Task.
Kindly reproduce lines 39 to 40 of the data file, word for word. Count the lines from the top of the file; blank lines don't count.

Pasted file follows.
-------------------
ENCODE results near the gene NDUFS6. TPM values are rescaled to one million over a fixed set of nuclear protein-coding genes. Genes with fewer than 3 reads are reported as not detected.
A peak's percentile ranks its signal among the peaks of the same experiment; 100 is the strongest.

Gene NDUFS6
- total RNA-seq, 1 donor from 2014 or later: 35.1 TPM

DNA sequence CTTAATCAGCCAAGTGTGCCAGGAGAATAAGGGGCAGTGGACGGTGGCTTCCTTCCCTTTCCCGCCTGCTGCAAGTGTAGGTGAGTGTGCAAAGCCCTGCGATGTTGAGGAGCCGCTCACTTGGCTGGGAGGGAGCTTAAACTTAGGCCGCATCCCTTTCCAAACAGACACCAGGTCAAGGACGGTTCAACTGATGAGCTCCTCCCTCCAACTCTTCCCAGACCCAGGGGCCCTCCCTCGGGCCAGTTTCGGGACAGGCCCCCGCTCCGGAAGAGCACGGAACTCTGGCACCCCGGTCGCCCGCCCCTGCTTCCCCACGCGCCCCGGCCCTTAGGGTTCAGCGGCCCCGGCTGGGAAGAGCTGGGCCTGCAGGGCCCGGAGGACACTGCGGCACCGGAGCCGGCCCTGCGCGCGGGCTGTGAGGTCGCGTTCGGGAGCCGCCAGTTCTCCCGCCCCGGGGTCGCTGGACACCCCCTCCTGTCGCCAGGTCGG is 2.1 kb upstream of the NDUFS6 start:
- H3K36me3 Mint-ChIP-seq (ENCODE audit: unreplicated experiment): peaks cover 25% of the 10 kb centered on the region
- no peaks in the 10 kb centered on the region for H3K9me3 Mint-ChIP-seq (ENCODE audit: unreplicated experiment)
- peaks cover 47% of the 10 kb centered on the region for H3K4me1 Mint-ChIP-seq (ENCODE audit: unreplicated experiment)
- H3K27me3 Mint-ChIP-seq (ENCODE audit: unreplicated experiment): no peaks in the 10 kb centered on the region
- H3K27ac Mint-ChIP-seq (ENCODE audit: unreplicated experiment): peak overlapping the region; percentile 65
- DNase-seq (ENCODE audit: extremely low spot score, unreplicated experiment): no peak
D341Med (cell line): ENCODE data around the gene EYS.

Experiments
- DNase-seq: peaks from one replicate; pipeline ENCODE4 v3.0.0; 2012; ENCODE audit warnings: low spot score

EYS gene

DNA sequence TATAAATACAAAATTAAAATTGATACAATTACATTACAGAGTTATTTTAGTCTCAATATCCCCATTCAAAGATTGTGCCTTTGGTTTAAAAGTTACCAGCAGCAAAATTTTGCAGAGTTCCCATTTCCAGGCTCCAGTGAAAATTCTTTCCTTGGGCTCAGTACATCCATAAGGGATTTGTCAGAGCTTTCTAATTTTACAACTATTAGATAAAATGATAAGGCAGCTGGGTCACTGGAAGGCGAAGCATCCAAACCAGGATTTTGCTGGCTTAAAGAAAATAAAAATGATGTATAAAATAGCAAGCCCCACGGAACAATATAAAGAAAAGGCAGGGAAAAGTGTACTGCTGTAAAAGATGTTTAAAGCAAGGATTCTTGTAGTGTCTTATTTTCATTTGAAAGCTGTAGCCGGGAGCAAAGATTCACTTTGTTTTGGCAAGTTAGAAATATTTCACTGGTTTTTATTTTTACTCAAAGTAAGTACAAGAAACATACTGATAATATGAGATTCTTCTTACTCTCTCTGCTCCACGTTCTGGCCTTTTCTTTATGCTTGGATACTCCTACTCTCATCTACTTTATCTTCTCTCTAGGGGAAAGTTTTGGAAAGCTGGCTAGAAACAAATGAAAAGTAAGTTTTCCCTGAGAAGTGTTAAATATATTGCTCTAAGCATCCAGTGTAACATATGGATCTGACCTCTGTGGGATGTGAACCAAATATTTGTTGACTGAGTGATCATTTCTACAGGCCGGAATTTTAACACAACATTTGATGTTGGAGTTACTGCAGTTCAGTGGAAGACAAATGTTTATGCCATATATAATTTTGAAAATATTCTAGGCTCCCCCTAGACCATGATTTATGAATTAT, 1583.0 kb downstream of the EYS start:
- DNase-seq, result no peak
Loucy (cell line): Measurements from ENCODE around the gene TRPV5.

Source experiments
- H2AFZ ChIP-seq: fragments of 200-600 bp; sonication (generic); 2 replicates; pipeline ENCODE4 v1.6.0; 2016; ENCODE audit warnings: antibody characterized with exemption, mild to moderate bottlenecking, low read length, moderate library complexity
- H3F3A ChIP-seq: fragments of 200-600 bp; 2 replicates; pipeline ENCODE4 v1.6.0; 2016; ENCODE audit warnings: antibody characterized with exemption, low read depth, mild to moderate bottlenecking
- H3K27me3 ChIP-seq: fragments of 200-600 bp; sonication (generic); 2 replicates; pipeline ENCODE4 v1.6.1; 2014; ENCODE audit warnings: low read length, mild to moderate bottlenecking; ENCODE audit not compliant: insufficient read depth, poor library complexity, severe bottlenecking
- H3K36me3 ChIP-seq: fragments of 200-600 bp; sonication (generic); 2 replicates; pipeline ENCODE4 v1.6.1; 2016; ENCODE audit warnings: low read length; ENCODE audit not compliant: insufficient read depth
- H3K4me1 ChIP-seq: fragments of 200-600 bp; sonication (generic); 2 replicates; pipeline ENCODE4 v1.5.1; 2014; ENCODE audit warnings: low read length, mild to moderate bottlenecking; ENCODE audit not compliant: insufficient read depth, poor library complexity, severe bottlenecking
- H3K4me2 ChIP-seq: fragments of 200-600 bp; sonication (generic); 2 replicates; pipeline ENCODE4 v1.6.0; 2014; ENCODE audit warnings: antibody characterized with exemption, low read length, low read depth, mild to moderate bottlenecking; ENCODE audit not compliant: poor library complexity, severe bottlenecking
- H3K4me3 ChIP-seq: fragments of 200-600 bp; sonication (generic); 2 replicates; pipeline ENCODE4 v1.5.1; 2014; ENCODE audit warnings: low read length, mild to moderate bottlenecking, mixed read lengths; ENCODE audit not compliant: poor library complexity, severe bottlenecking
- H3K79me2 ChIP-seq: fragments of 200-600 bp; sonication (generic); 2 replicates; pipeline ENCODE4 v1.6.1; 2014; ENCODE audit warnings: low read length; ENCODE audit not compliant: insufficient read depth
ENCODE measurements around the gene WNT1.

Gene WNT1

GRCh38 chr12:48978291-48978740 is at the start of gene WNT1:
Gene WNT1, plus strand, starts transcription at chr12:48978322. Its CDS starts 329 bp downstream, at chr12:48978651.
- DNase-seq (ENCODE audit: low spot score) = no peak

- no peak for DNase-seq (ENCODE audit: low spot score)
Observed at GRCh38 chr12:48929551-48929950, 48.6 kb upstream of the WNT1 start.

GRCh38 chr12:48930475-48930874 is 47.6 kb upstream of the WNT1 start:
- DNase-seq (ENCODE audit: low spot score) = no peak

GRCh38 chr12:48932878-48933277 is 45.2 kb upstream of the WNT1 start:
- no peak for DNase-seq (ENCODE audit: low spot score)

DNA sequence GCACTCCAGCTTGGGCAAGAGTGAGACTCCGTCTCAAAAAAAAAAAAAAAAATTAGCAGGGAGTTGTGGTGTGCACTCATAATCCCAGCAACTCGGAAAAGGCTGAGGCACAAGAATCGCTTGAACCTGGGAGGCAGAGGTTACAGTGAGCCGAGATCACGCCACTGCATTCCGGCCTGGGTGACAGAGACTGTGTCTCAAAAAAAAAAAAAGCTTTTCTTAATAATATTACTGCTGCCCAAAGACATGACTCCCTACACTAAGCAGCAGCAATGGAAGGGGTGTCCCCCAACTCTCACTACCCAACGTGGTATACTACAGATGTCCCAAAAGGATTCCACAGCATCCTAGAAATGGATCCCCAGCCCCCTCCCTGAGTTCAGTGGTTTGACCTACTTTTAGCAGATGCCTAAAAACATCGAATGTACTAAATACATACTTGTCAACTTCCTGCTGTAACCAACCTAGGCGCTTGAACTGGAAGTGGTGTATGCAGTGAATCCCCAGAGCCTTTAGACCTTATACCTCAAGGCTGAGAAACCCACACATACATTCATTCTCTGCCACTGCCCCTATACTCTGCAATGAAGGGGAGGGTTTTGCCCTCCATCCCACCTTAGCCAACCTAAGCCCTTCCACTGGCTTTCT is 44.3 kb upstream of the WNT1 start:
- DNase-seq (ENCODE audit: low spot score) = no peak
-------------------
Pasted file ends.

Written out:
DNA sequence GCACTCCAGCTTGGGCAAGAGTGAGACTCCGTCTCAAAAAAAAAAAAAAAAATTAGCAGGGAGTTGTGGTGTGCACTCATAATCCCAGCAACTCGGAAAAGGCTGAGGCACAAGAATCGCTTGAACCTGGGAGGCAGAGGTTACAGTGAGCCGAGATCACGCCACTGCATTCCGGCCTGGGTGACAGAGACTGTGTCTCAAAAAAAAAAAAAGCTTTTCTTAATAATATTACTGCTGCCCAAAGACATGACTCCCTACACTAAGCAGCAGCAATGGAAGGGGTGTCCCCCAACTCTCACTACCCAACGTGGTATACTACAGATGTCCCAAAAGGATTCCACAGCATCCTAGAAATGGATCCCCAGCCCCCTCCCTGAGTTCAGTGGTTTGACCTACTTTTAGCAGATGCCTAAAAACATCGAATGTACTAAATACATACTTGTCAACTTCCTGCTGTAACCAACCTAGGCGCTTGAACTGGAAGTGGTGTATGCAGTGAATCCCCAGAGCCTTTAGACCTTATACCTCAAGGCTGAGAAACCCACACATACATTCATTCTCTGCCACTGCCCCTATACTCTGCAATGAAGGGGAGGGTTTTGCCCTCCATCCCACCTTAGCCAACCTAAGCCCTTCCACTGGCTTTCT is 44.3 kb upstream of the WNT1 start:
- DNase-seq (ENCODE audit: low spot score) = no peak